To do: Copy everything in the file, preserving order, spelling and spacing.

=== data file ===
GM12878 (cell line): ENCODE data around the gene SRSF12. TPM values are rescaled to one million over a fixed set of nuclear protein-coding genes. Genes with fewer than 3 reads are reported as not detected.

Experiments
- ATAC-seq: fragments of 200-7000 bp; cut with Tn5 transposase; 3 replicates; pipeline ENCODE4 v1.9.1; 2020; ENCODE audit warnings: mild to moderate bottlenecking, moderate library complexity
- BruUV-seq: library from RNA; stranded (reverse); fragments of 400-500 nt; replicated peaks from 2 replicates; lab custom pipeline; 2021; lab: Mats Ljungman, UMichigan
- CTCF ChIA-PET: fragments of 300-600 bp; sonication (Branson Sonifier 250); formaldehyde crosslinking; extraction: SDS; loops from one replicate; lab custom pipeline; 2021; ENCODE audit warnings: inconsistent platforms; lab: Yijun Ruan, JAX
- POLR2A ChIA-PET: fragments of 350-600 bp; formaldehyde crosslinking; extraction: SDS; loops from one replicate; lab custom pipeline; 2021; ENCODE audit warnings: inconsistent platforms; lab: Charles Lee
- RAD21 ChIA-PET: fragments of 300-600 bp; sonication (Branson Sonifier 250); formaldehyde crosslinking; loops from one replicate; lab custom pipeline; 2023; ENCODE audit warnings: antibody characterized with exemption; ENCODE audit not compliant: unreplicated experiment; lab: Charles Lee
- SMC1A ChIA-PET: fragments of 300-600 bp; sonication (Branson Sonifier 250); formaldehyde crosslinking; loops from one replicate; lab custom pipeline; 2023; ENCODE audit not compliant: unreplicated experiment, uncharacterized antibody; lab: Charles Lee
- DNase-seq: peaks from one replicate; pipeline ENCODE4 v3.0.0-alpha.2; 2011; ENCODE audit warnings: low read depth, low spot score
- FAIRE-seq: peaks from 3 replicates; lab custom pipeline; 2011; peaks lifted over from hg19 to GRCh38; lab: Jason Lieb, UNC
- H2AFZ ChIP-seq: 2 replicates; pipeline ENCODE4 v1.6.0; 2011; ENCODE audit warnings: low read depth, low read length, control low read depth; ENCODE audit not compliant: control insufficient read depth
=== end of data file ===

GM12878 (cell line): ENCODE data around the gene SRSF12. TPM values are rescaled to one million over a fixed set of nuclear protein-coding genes. Genes with fewer than 3 reads are reported as not detected.

Experiments
- ATAC-seq: fragments of 200-7000 bp; cut with Tn5 transposase; 3 replicates; pipeline ENCODE4 v1.9.1; 2020; ENCODE audit warnings: mild to moderate bottlenecking, moderate library complexity
- BruUV-seq: library from RNA; stranded (reverse); fragments of 400-500 nt; replicated peaks from 2 replicates; lab custom pipeline; 2021; lab: Mats Ljungman, UMichigan
- CTCF ChIA-PET: fragments of 300-600 bp; sonication (Branson Sonifier 250); formaldehyde crosslinking; extraction: SDS; loops from one replicate; lab custom pipeline; 2021; ENCODE audit warnings: inconsistent platforms; lab: Yijun Ruan, JAX
- POLR2A ChIA-PET: fragments of 350-600 bp; formaldehyde crosslinking; extraction: SDS; loops from one replicate; lab custom pipeline; 2021; ENCODE audit warnings: inconsistent platforms; lab: Charles Lee
- RAD21 ChIA-PET: fragments of 300-600 bp; sonication (Branson Sonifier 250); formaldehyde crosslinking; loops from one replicate; lab custom pipeline; 2023; ENCODE audit warnings: antibody characterized with exemption; ENCODE audit not compliant: unreplicated experiment; lab: Charles Lee
- SMC1A ChIA-PET: fragments of 300-600 bp; sonication (Branson Sonifier 250); formaldehyde crosslinking; loops from one replicate; lab custom pipeline; 2023; ENCODE audit not compliant: unreplicated experiment, uncharacterized antibody; lab: Charles Lee
- DNase-seq: peaks from one replicate; pipeline ENCODE4 v3.0.0-alpha.2; 2011; ENCODE audit warnings: low read depth, low spot score
- FAIRE-seq: peaks from 3 replicates; lab custom pipeline; 2011; peaks lifted over from hg19 to GRCh38; lab: Jason Lieb, UNC
- H2AFZ ChIP-seq: 2 replicates; pipeline ENCODE4 v1.6.0; 2011; ENCODE audit warnings: low read depth, low read length, control low read depth; ENCODE audit not compliant: control insufficient read depth